Hospitals in England have admitted more people this week than in any previous week on record, NHS England has said. Senior health leaders have warned that pressures on A&E services "continue to increase significantly".
The hackers of Sony's computer system have sent a message to the company praising it for cancelling showings of movie The Interview, CNN has reported.
Sony pulled the a film about the assassination of North Korean leader Kim Jong Un earlier this week after hackers apparently threatened to launch terrorist attacks on cinemas that showed the film.
The CNN report came as a US official said an investigation had determined North Korea was behind the hacking operation, with potential help from within China.
The probe into the hacking found there may be a Chinese link either through collaboration with Chinese actors or by using Chinese servers to mask the origination of the hack, the anonymous official said.
Former Liverpool manager Kenny Dalglish has finished giving evidence at the Hillsborough inquiry.
Dalglish, 63, was questioned for two hours at Warrington Coroners Court about the tragedy that saw 96 Liverpool fans died.
The Scot described the situation at the ground as 'mayhem' during the questioning.
"It was mayhem. Nobody knew what was going on. There were stories coming from every angle," Daglish told the jury.
Major Judith Webb, the first woman to command an all-male field force squadron in the British Army, has told ITV News that physical differences between men and women mean that they should not fight together on the front line.
"We're talking about a lowering of our combat effectiveness," she said.
The Taliban ringleader of the Peshawar school massacre has vowed to hit more children and civilian targets in a newly-released video, The Wall Street Journal reports.
Khalifa Omar Mansoor said the group would strike in revenge for Pakistani military operations in the country's Northern Waziristan province, on the border of Pakistan and Afghanistan.
An A&E doctor has told ITV News that he believes the service does not have any spare capacity to cope with increased pressures this winter.
"Things are often very challenging this time of year," Dr Duncan Carmichael, A&E consultant at Whittingdon Hospital, said.
"We're seeing fairly similar pressures to previous winters, but I think each year it feels as though we are underneath even more pressure and as if there isn't any spare capacity."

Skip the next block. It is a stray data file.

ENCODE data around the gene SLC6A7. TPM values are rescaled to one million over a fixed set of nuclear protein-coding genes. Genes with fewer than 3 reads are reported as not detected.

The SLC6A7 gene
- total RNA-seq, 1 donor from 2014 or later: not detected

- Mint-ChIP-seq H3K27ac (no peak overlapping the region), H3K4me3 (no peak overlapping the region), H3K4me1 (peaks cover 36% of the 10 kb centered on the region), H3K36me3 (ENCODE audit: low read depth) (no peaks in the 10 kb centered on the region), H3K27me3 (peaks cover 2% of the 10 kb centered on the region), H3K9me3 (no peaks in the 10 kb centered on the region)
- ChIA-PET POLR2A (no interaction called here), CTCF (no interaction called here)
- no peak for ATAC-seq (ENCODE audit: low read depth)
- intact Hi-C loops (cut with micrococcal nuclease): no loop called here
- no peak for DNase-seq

Court of Appeal judges have rejected a challenge by the family of Mark Duggan over police procedures following fatal shootings by armed officers.
The Duggan family lawyers argued the Association of Chief Police Officers (Acpo) was operating a policey of allowing police officers to confer - which was inconsistent with the stance of the Independent Police Complaints Commission.
The lawyers argued the IPCC had decided that key officers involved in a death should normally be separated from one another and not allowed to confer.
But three judges rejected the challenge and dismissed the family's claim for a declaration that the current Acpo policy is unlawful and contrary not only to IPCC thinking but also to Article 2 of the European Convention on Human Rights.
The judges also rejected a challenge brought by the family of Ryszard Delezuch, who died after being detained by Leicester Police.
Duggan was killed after armed officers forced a taxi he was travelling in to stop, based on intelligence that he had collected a gun.
The inquest jury found in January this year that unarmed Duggan was lawfully killed by a police marksman.
Fifa president Sepp Blatter says he will turn round the organisation following a period of 'crisis'.
Blatter, who intends to stand for the presidency for a fifth time, was speaking after it was announced Michael Garcia's report into the World Cup bidding process would be published.
Blatter told journalists: "It's not the first time we have been in a critical situation. We will fight. But we need your help, you are making public opinion.
"We have been in a crisis, but today the crisis stopped. I will bring back FIFA. But not alone. I need my Exco & the FIFA family."
Cheryl Fernandez-Versini's husband has accepted a payout from Bauer Media over an "upsetting" Heat magazine article that speculated about their "secret" wedding.
Businessman Jean Bernard Fernandez-Versini, who married the 31-year-old singer and X Factor judge - better known as Cheryl Cole - in July, brought proceedings for invasion of privacy and breach of the Data Protection Act 1998 against the publisher at London's High Court.
The four-page article claimed that Mr Fernandez-Versini's wife had paid for her wedding ring and that her mother was to live with the couple, his solicitor, Callum Galbraith said.
The upset and distress caused by the article was compounded by the fact that Mr Fernandez-Versini, 33, had sought to avoid the media's glare, Mr Galbraith told Mr Justice Dingemans.
The article, published in August, also contained inaccuracies which the magazine did not put to him in advance of publication, the solicitor said.
He added that the publishers now accepted that the article amounted to an unjustified intrusion into Mr Fernandez-Versini's private and family life.
Bauer Media has apologised and agreed to pay him damages and contribute to his legal costs.
Neither Mr Fernandez-Versini nor his wife were at the hearing.